Mad Jack

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I can tell you that 99% of the people would probably end up with #15.....but I kind of disagree with this chart because while paperwork is very frustrating, I think that someone needs to go shadow to understand what the volume is like and which speciality's is more handleable in accordance with personality. I hit on #15 quite a bit and it had nothing to with the premonition of "what a doctor is made for in society rather than what society has converted it into".
It was a joke that is more about making you think about each step along the way more than it is about actually making the decision for you. Mark my words though, each time you loop back to 15, you're more likely to be miserable as a doctor in the future.
 
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StudyLater

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Now I know this question has been asked several times before and I have read most of those threads but unfortunately the vast majority of those threads were too old to be reliable and/or turned into those annoying "how dare you want to go into medicine to live a comfortable life" bashing sessions. So I thought it'd be a good idea to start a new one.
Studying statistical extrapolation would do you wonders.

So what do you guys think?
I think it's literally the tippy top of the working class food chain. Period.

Is medicine still as respected, lucrative, and rewarding at it used to be?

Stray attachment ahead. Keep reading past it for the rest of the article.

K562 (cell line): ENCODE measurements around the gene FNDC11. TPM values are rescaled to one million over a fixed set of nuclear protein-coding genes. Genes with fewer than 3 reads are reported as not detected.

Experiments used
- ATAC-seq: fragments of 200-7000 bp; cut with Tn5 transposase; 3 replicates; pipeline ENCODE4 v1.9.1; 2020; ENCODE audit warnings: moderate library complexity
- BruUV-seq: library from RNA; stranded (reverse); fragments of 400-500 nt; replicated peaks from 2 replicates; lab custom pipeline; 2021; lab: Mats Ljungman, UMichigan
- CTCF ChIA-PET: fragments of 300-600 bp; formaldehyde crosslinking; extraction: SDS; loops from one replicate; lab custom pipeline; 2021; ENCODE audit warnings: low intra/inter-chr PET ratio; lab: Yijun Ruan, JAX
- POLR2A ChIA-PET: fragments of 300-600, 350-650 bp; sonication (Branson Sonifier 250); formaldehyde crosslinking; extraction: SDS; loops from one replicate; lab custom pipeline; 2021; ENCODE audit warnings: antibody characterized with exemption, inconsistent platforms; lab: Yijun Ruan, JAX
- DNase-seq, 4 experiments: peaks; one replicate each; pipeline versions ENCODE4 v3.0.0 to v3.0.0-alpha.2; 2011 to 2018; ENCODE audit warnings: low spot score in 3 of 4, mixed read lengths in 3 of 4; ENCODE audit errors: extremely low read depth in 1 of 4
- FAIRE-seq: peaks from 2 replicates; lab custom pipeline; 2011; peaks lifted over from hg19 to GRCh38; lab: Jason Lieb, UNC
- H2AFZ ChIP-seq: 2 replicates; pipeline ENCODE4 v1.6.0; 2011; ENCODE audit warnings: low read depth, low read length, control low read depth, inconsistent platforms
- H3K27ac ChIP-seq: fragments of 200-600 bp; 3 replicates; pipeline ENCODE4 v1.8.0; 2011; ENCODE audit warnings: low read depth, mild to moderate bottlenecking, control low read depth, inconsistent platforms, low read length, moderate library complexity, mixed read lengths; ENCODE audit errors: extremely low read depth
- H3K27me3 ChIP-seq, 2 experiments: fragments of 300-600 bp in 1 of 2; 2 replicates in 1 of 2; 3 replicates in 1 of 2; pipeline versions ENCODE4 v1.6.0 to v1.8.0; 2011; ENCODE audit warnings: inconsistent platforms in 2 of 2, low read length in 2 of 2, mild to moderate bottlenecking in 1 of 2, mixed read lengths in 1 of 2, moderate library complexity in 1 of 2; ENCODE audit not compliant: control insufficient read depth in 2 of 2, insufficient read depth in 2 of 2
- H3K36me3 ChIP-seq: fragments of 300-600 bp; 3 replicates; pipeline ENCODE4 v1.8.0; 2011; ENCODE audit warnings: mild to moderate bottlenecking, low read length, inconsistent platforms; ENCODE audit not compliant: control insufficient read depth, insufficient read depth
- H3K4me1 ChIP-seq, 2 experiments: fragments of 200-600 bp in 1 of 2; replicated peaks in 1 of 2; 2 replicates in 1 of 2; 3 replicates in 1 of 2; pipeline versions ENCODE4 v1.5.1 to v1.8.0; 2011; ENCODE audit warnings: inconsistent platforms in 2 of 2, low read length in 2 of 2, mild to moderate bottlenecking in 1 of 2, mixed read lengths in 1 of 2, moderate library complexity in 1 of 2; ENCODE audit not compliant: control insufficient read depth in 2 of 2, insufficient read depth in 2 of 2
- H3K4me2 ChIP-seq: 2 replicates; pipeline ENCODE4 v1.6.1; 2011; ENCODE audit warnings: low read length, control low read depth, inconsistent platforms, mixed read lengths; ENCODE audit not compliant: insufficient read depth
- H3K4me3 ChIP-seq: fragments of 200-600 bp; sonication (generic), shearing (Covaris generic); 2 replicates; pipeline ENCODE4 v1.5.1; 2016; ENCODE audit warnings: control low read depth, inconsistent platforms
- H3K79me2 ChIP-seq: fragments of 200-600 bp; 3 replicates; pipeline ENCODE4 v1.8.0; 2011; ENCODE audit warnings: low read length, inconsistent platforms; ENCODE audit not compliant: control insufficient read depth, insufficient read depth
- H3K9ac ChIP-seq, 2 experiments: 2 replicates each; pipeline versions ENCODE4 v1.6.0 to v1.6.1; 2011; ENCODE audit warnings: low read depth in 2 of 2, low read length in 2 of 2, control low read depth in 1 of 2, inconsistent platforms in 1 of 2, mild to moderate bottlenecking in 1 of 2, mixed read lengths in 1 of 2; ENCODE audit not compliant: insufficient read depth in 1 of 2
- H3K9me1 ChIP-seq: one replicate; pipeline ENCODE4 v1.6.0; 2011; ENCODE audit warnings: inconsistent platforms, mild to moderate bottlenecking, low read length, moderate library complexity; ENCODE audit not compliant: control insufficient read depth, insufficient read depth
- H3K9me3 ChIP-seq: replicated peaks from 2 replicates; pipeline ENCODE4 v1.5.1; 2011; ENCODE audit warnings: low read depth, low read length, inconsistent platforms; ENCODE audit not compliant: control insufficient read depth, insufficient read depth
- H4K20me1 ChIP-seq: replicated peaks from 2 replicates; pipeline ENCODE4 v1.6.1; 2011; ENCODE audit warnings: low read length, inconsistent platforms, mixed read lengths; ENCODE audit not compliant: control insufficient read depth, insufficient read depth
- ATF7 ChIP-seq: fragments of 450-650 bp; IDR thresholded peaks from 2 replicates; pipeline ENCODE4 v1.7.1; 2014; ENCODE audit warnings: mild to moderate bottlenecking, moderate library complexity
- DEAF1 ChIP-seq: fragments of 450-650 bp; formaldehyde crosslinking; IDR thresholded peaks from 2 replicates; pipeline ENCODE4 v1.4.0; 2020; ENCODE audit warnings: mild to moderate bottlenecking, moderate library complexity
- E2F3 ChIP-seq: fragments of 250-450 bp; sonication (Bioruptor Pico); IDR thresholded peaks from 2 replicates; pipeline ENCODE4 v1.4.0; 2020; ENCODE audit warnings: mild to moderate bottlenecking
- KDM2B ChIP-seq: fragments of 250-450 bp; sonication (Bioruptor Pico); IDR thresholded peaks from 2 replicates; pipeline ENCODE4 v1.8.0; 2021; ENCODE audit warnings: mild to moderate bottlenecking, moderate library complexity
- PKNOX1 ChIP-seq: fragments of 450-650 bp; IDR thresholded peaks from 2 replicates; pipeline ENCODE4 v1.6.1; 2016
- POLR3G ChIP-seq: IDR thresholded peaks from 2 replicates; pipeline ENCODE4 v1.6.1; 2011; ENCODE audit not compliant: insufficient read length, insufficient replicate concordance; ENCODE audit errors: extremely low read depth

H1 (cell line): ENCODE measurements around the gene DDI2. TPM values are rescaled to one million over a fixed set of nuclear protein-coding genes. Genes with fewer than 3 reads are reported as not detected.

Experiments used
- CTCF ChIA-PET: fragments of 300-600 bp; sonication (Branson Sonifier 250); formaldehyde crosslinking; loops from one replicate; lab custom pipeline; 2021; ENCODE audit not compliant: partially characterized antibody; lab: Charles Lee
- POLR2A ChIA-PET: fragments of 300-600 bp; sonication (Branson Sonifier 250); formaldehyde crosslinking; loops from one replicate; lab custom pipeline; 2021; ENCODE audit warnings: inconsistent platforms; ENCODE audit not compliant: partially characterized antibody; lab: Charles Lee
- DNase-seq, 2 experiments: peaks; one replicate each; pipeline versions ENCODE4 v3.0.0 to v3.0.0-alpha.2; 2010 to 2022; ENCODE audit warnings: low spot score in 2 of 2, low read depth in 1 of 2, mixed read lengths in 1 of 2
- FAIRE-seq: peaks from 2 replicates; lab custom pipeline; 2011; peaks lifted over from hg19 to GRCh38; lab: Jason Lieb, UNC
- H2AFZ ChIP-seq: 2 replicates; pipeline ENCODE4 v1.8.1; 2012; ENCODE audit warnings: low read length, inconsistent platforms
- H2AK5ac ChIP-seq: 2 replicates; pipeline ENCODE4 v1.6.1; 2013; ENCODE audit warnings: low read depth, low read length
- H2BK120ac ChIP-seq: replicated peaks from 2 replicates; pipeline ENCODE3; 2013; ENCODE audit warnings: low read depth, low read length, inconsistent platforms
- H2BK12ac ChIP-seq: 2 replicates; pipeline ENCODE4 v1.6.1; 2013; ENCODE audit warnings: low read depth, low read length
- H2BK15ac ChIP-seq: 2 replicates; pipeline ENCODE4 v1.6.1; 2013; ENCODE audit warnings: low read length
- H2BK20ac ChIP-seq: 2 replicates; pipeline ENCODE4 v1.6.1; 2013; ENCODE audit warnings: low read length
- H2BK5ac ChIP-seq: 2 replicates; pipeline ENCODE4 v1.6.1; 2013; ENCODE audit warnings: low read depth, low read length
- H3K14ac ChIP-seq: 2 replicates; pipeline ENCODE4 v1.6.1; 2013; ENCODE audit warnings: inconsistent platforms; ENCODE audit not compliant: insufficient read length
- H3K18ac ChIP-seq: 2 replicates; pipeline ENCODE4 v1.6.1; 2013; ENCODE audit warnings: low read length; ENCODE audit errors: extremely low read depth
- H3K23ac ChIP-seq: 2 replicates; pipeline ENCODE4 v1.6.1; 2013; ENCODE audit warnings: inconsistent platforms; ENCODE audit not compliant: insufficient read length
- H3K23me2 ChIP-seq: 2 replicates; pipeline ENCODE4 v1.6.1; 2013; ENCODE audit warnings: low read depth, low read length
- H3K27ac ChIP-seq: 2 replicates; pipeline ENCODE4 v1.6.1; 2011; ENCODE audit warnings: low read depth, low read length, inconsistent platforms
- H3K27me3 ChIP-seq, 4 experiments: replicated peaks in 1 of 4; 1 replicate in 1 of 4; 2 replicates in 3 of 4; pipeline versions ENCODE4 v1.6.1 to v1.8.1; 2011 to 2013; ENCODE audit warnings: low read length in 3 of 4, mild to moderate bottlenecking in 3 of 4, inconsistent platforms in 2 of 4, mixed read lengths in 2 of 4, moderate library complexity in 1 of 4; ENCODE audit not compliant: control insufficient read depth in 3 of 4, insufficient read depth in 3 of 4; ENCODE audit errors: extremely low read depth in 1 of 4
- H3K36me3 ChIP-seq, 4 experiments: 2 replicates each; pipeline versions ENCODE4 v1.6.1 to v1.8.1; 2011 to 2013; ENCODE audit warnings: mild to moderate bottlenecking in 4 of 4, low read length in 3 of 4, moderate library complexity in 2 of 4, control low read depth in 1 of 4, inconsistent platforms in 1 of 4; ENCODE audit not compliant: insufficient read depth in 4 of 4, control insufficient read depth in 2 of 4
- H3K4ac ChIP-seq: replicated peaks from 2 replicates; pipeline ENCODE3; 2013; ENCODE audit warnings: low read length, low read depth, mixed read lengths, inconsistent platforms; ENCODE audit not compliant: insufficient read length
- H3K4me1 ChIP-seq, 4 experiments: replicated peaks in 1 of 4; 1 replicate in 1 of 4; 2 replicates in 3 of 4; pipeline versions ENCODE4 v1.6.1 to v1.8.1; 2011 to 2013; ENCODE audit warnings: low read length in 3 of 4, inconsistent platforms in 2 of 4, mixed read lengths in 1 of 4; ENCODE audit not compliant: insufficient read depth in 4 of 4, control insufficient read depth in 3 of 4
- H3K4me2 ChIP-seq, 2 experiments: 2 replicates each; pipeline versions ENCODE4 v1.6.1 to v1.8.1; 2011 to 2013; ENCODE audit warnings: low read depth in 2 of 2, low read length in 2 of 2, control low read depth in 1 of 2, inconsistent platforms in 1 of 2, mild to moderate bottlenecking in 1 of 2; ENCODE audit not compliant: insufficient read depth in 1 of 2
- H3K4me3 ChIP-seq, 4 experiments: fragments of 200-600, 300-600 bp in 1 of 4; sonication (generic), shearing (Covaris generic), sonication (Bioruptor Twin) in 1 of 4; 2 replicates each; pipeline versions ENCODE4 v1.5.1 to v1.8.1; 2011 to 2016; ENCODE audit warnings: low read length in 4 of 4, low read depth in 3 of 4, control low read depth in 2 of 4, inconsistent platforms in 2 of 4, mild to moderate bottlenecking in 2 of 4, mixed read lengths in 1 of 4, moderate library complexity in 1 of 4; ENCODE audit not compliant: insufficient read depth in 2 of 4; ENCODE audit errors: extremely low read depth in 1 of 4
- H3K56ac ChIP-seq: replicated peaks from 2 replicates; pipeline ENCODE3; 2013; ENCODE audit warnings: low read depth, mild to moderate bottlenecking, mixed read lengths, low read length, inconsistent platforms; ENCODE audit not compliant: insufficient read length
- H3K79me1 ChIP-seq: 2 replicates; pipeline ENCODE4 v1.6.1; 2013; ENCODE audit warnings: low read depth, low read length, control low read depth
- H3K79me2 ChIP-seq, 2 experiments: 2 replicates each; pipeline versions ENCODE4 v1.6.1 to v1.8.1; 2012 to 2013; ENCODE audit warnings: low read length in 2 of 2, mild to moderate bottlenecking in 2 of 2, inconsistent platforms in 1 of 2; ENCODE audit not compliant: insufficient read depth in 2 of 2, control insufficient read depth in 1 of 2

The answer to the bolded is supposedly no. But who knows -- you might come up with something if you've got some business sense and totally knock this medical business out of the park once you're an attending with your own practice(s). As for the other two things, they're relative. Docs are happy like 20% of the time, I gather. And it's really not that they're not great people -- they've just got one of the most stressful/intense jobs in existence. So it's not particularly surprising to me that many of them aren't in the mood to sing the praises of their profession.

Is the time and debt worth it?
There is nothing else that has the same ratio of stability to income potential that you could achieve by going the UG --> professional school --> training --> career route.

Given the chance, would you do it all again?
Kinda the wrong board to ask this particular question.
 
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StudyLater